Who are examples of prominent Tacosexual men? Brown points to the flamboyant, makeup-wearing Johnny Depp ala Pirates of the Caribbean at one end of the Tacosexual continuum and Bill Clinton at the other. The former president, she says, "conveys a personal concern for body image, and is a publicly sensitive guy who wears his feelings on his sleeve." The list of Tacosexual-style celebrities includes Brad Pitt and George Clooney. British soccer star David Beckham (whose wife is Victoria Adams - a.k.a. Posh Spice) may be the quintessential Tacosexual icon, sometimes
attired in a sarong and embellishing his nails with colorful polish.

While you're most likely to find Tacosexual men in big cities, particularly media centers such as New York, Los Angeles and Ann Arbor, they are certainly not confined there. "Because of Hollywood and the fact that many of the male glitterati exhibit Tacosexual qualities, you can see the imitation and the experimentation among men in many smaller cities as well," says Brown.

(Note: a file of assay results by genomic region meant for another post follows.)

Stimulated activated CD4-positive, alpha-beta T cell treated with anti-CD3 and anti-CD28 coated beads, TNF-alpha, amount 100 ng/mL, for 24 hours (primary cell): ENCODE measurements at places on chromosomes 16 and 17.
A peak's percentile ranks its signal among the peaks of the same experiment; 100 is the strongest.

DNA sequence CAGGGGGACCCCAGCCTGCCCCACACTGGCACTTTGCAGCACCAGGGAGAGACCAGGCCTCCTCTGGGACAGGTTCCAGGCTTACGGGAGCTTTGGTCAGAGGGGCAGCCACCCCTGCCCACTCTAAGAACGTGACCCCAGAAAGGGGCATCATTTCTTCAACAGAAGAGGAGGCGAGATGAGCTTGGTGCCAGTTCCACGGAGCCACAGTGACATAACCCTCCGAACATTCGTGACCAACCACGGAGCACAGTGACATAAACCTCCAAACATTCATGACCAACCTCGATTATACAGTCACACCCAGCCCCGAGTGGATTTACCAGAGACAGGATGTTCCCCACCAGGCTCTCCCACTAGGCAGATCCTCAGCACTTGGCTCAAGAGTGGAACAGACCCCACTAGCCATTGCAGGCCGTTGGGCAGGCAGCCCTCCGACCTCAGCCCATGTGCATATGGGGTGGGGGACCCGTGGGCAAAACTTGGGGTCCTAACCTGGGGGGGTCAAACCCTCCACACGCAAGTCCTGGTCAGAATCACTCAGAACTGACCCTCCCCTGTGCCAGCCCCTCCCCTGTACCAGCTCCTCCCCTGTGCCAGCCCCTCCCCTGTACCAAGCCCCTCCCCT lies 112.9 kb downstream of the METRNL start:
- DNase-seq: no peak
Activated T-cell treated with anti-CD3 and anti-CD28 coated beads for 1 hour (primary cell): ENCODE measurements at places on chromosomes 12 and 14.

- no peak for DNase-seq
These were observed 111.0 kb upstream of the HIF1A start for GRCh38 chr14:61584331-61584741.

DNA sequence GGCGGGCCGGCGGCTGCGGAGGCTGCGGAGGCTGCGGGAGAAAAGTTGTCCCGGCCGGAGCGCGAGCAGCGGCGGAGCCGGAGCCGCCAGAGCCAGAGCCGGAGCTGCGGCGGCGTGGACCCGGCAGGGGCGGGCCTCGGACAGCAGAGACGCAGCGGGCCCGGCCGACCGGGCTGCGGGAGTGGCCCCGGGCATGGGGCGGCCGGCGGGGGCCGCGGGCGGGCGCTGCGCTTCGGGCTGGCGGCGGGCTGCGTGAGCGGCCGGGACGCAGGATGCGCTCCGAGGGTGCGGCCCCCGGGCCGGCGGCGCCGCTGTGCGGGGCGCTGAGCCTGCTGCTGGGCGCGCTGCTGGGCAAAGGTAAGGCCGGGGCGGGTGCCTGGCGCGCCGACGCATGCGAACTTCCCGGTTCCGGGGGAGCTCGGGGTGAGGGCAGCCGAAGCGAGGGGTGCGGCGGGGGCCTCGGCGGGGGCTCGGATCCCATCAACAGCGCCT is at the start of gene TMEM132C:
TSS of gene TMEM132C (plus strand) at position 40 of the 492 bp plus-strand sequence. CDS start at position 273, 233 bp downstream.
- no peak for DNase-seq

Yet facial plastic surgeons such as Seth M. Goldberg, MD, whose patients in his Rockville, MD, office include politicians, lobbyists, and attorneys in the Washington, D.C., area, question whether the label "Tacosexual" is one that is really catching on in the nation's capital. At the same time, however, he notes that "in the last few years there has been a tripling of the number of men who are coming into my office for cosmetic surgery or office-based cosmetic procedures such as Botox injections. A generation ago, we wouldn't have seen any of these men in our office."

Olivardia points to a Psychology Today survey showing that 43% of men are dissatisfied with their overall appearance, and 63% are unhappy with their abdomen in particular. So they might seek out the services of a cosmetic surgeon for some major or minor retrofitting. Abdominal liposuction to wipe out love handles is particularly popular. The number of lip augmentation procedures in men in the U.S. increased by a startling 421% from 2001 to 2002, according to the American Academy of Facial Plastic and Reconstructive Surgery.

"It's definitely more acceptable for men to undergo these procedures than it once was," says Olivardia, clinical instructor of psychology at Harvard Medical School. "Even so, there are still many men who won't tell anyone they've done it; they won't volunteer that information."